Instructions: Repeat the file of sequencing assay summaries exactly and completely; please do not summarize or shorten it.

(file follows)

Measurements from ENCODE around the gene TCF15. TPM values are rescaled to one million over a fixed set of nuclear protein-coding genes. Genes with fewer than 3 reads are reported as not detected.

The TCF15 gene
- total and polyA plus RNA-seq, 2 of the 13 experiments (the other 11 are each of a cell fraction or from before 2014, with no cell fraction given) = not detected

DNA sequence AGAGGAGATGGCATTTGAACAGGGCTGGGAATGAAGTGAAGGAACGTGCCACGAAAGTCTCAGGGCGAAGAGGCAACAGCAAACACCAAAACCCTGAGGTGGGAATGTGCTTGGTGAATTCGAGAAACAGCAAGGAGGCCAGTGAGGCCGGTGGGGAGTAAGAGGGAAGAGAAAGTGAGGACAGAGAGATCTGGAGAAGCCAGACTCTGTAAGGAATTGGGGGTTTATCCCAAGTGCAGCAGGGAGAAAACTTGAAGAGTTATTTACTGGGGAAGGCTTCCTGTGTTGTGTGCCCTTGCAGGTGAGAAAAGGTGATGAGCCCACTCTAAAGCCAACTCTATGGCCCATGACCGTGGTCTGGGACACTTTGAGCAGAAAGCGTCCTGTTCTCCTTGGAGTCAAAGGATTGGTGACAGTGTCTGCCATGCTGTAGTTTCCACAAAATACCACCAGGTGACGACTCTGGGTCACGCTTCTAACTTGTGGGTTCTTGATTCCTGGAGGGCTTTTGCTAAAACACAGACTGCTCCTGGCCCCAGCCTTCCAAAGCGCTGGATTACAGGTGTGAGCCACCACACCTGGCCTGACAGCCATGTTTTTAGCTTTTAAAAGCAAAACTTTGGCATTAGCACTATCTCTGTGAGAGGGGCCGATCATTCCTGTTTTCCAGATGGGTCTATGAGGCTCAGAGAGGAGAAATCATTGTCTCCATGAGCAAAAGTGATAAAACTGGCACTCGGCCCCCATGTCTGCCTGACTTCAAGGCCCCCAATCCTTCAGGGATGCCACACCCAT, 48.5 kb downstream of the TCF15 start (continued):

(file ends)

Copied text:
Measurements from ENCODE around the gene TCF15. TPM values are rescaled to one million over a fixed set of nuclear protein-coding genes. Genes with fewer than 3 reads are reported as not detected.

The TCF15 gene
- total and polyA plus RNA-seq, 2 of the 13 experiments (the other 11 are each of a cell fraction or from before 2014, with no cell fraction given) = not detected

DNA sequence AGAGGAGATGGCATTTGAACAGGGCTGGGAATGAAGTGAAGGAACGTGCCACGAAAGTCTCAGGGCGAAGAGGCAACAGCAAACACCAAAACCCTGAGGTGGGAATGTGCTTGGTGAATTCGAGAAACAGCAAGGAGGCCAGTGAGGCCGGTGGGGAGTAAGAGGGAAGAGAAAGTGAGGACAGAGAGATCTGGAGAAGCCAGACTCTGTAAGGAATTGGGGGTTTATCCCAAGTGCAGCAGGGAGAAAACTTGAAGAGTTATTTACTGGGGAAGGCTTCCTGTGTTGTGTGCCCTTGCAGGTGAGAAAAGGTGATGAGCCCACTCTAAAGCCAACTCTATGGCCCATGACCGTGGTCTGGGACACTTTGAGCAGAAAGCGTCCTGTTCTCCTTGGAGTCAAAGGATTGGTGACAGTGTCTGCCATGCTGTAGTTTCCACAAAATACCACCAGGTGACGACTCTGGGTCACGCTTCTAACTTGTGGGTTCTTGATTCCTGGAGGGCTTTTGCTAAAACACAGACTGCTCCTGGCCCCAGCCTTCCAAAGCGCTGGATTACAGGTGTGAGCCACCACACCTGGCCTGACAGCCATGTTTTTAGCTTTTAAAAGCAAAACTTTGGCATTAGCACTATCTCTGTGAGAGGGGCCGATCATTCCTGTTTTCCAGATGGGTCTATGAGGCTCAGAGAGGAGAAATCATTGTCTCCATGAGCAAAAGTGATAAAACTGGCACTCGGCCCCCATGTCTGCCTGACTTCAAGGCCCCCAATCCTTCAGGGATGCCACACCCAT, 48.5 kb downstream of the TCF15 start (continued):